"The effects are such accidental beauty that to many it will look like something that could only be achieved by fixing a photo with advanced computer technology," Pavone observes. "But instead they have been created with the simplicity of light and a subject, which is what true photography really is."
"Pinhole photography feeds my soul," Higgins says. "I love the slow deliberate work of loading the tin/box, arranging the shot, developing the paper negative, and the final wonder of the image captured."
GREGORY BOWERMAN OF OLD LYME
Bowerman titled his series of oil paintings on panel "Time and Context: The Narrative of the Visual."
He says he chose this title because, "I wanted the paintings to tell a story, to stir emotions and to create a moment of reflection. Art, literature and film generally reflect the time and context they were created in. I chose to focus on those routine tasks in our daily lives that often give us a sense of purpose: Mowing the lawn, changing a light bulb or doing the dishes."
Bowerman's paintings include aspects of surrealism, too.
"I was influenced by the elements of imagination and dreamscape from surrealism to create a whimsical and metaphorical view on life," Bowerman says. "I wasn't interested in any psychoanalysis, deep desires or sexuality.
"Every scene in life has a purpose to move us from one emotional state to another," he adds. "We have been given this beautiful gift called life and yet there is so much hatred, self-hatred and genocide … I have chosen to focus on the positive aspects of life."
Pavone says, "His new body of work does just that. Gregory makes you feel his appreciation for the small sometimes insignificant things in life that we often take for granted. It makes the viewer stop and think, enjoy and appreciate the moments that go by so quickly without ever being experienced fully."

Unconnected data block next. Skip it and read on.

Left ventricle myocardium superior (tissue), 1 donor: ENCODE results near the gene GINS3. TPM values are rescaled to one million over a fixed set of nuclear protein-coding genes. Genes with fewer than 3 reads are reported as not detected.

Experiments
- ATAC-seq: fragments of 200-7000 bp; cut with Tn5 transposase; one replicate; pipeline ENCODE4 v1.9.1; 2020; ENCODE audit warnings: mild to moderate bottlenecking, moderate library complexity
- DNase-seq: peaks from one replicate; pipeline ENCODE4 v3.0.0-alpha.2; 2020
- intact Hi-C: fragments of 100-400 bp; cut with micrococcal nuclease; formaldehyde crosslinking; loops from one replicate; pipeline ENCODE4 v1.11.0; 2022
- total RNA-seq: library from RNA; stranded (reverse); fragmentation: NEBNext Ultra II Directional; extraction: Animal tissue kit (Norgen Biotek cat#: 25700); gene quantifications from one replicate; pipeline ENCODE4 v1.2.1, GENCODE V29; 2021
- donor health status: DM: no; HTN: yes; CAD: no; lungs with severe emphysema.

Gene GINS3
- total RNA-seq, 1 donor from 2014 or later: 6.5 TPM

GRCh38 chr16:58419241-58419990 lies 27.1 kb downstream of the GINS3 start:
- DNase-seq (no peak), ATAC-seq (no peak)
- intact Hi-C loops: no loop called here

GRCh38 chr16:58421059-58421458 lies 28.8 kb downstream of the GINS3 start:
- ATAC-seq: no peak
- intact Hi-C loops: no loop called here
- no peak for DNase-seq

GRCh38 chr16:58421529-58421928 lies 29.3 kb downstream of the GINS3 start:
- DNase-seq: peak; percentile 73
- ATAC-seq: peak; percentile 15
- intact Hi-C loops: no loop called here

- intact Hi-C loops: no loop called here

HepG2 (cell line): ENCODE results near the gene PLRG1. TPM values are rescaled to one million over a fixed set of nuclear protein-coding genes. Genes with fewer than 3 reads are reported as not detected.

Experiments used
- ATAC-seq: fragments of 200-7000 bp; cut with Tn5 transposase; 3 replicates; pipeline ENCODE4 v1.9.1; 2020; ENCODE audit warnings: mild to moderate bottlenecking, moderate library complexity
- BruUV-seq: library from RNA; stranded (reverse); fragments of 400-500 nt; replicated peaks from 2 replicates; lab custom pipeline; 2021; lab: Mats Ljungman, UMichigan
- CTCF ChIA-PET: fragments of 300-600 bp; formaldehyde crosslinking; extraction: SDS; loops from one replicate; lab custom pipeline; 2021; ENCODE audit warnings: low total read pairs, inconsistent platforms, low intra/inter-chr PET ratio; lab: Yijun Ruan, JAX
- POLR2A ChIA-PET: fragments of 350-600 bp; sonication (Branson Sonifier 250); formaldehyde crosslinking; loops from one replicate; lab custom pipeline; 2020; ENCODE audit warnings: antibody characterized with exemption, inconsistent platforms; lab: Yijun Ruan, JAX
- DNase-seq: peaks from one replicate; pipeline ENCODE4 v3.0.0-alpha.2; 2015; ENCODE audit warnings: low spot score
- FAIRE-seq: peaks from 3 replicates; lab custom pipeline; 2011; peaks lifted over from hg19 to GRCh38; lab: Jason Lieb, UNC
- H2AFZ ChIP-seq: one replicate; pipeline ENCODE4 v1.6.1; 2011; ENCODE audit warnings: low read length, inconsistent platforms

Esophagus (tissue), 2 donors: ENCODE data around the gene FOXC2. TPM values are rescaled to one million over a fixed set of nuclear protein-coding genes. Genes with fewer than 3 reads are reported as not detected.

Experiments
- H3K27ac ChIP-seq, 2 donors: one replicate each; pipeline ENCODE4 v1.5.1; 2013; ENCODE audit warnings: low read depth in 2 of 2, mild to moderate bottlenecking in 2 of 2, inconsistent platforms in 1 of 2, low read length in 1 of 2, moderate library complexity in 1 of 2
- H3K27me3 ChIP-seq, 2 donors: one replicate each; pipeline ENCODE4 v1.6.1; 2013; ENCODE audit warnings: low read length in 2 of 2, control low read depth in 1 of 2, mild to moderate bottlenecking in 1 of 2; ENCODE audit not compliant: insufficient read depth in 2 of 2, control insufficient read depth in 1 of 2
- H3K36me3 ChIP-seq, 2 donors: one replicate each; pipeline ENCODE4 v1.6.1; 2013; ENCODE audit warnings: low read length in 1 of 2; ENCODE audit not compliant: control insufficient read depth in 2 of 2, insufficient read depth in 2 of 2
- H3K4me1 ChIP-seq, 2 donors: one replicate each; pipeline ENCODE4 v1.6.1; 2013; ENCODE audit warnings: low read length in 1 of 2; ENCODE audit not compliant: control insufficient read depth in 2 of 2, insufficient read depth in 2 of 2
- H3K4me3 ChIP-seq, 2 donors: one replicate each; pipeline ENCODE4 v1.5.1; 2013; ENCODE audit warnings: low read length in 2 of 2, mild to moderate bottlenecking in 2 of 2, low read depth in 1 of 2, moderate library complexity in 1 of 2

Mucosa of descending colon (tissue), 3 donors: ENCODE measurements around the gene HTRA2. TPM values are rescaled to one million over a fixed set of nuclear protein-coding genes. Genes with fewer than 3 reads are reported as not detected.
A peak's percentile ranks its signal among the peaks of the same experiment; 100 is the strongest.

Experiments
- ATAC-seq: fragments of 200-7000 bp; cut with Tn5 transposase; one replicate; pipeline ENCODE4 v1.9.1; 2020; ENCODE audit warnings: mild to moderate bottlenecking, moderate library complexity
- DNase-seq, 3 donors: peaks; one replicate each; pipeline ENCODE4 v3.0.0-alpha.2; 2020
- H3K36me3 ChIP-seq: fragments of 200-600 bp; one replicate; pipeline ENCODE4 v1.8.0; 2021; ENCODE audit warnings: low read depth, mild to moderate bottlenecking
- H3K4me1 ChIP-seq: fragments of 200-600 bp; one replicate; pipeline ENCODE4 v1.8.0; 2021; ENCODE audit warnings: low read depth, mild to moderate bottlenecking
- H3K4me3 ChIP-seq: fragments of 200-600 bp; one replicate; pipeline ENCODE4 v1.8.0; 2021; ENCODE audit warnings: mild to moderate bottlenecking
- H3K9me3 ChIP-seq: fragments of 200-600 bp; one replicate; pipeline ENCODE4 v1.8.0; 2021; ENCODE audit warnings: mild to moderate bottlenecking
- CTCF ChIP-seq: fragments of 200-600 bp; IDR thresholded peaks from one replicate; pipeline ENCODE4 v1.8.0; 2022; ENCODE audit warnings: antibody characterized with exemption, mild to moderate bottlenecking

KATHLEEN ZIMMERMAN OF WILLINGTON
Zimmerman is displaying her series of graphite drawings that were drawn during the five years she lived in China.
"They're not necessarily about China, but they were influenced by that five years of my life and what I was thinking about during that time," she says.
Zimmerman says she works in graphite because she wants the ideas and forms to be the dominant force in her work.
"Graphite lends itself to being very expressive without taking over," she says. "Some artwork is all about the materials, but that's not what I'm interested in. Also, there's an intimacy about a hand-drawn image, which I love … whatever I put down on the paper is what I get. It is a meditative experience and a real joy in being able to capture the creative act so purely."
In describing her work, Zimmerman says, "I use symbolism and surrealism to transform my subject matter into archetypal images, which gives them a mythical quality."
"Kathleen's intricate, delicately layered graphite drawings each appear to come together to form the complex entity," Pavone points out. "As with life, each lovely drawing is made up of so many ethereal textures, shades and shapes that you want to look at more deeply to experience the emotions visually laid out before you."
What: Late Summer Exhibition
Where: Alexey von Schlippe Gallery of Art, Branford House Mansion at UConn Avery Point, Groton.
When: Opens with a public reception on Friday, Aug. 1, from 6 to 8 p.m. It will feature live music by the Bill Morrison & Kent Hewitt Jazz Duo. The exhibition continues through Sept. 13.
Cost: Members and students are free; non- members, $3.
Info: (860) 405-9052 or www.averypointarts.uconn.edu.